There are a remarkable number of studies investigating the effects of HDACi on neurodevelopmental processes in vivo and in vitro in mice and humans. All have shown that inhibition of KDACs causes dramatic effects during brain development. In humans, treatment with valproic acid (VPA), an inhibitor for Class I and II HDACs, during pregnancy is associated with the occurrence of autism in the progeny [106], [107]. Additionally, postnatal treatment of mice with TSA or VPA leads to the dysregulated activity of adult NPs and reduction in NP progenies [108]. Moreover, different cellular studies have shown that treatment of murine NPs with TSA or VPA leads to lower cell proliferation and higher neuronal differentiation, concomitant with a decreased astrocytic differentiation [109], [110], [111]. Indeed, it has been reported that there exists an association between the VPA-induced increase in histone acetylation at pro-neural genes of mouse NPs and an increase in neuronal formation [111]. Interestingly, VPA reduces axonal growth and leads to impaired synapse formation in rat cortical neurons [112], but stimulates the proliferation of rat glial precursors in culture [113]. Moreover, HDACi can expand the differentiation potential of cultured rat oligodendrocyte progenitor cells to generate neuronal lineage through a mechanism that involves the reactivation of NSC genes including Sox2 [114]. Altogether, these studies show that the modulation of acetylation levels by HDAC inhibitors could lead to tremendous effects on brain development.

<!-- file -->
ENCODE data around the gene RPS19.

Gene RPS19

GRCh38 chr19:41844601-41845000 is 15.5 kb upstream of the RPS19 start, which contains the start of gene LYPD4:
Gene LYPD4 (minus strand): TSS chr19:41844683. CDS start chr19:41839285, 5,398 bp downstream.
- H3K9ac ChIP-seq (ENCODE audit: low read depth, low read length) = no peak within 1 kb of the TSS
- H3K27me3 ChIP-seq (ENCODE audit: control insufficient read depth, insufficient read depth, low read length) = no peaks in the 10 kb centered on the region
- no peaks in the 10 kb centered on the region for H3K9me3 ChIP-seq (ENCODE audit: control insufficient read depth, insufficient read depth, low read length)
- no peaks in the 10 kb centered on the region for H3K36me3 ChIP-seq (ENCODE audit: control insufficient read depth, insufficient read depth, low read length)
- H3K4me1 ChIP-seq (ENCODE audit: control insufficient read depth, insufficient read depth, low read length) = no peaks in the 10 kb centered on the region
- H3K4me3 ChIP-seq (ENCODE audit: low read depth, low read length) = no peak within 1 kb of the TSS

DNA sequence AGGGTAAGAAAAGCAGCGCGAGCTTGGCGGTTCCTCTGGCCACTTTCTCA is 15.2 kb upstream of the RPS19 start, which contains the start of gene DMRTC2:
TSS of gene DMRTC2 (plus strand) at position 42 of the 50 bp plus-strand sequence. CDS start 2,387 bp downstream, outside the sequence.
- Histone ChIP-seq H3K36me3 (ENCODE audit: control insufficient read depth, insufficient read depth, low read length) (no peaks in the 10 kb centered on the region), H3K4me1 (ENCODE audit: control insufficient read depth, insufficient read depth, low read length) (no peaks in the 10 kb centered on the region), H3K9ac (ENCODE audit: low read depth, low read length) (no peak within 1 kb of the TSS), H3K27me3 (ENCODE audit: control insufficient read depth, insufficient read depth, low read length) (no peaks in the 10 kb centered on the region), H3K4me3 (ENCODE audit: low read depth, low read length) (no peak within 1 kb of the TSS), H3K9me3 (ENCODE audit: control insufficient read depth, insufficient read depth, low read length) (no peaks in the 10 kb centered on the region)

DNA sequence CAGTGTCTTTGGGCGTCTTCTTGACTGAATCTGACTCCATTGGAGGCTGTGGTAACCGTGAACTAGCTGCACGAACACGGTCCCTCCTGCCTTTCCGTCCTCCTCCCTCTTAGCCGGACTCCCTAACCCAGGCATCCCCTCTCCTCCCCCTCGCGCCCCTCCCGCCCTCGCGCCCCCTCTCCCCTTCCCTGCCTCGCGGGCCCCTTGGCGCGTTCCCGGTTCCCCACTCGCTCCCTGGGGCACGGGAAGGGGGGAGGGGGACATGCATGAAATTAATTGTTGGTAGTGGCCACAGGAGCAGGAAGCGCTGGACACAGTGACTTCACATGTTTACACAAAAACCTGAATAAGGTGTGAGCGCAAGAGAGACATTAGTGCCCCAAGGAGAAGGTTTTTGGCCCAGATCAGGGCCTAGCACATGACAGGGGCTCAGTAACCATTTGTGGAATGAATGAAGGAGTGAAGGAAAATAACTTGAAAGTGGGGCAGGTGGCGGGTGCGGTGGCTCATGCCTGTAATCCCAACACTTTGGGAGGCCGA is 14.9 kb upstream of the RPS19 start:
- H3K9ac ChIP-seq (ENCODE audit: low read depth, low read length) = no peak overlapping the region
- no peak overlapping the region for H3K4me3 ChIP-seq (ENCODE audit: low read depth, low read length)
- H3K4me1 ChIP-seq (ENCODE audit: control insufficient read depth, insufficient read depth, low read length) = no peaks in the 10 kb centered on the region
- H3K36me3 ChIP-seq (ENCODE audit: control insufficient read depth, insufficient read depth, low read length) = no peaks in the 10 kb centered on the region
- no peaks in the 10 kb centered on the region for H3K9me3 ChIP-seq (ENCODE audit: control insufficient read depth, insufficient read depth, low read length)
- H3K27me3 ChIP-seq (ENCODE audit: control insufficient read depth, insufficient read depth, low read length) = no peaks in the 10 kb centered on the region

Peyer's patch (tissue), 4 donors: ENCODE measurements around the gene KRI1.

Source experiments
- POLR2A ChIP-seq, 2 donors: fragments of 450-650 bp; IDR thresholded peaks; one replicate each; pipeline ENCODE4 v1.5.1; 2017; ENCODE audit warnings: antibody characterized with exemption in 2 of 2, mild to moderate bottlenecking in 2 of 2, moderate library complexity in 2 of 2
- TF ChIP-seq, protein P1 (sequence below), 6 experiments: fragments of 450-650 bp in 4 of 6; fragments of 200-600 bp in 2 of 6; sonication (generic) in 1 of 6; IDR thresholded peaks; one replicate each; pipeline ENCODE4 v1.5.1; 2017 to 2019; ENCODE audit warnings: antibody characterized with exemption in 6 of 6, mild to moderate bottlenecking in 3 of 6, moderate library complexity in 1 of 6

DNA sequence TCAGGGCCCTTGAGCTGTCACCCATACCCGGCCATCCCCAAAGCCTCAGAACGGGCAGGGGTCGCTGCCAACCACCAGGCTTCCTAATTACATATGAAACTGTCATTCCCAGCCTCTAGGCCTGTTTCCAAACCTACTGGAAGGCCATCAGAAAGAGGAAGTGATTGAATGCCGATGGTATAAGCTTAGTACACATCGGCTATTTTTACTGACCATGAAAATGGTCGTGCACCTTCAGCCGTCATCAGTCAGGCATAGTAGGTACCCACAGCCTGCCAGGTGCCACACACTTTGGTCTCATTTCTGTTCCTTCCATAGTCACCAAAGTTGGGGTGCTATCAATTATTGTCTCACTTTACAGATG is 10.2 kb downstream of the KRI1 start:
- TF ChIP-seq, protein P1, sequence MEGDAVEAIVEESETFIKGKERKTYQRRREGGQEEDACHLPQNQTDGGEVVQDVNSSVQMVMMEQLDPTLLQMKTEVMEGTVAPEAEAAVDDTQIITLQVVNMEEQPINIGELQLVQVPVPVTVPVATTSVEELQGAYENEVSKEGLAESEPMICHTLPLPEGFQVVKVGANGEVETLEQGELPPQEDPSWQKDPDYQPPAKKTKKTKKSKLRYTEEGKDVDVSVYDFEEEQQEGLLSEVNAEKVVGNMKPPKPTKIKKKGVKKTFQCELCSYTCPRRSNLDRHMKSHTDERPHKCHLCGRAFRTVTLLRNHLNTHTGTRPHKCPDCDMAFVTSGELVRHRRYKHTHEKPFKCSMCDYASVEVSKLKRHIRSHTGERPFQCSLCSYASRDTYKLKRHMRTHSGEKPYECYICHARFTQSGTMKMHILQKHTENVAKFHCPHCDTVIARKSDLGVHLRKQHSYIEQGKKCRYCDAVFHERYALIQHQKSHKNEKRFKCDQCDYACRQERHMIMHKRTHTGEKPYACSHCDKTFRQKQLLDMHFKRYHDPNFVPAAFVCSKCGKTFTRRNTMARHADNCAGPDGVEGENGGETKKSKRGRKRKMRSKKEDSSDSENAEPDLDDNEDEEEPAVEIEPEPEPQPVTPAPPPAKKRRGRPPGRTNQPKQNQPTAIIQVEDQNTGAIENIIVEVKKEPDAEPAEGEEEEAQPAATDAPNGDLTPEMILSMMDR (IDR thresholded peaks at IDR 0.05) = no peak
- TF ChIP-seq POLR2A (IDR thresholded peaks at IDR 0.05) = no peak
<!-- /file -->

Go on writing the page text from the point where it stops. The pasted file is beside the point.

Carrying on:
Human disorders caused by abnormalities in KAT or KDAC activity

Disorders caused by genomic mutations

Given the important role of KATs and KDACs in controlling transcription and other cellular processes, most of the mutations in the genes encoding these enzymes are likely to be incompatible with life. However, owing to a high degree of substrate redundancy and the presence of hypomorphic mutations, a number of human syndromes have been mapped to mutations on both KAT and KDAC coding genes. Common features of these syndromes are brain abnormalities, usually including primary microcephaly, mental retardation, global developmental delay, and craniofacial dimorphism [115]. Interestingly, as detailed below, individuals with mutations in KAT coding genes suffer more from additional multi-organ defects than those presenting mutations in KDAC coding genes.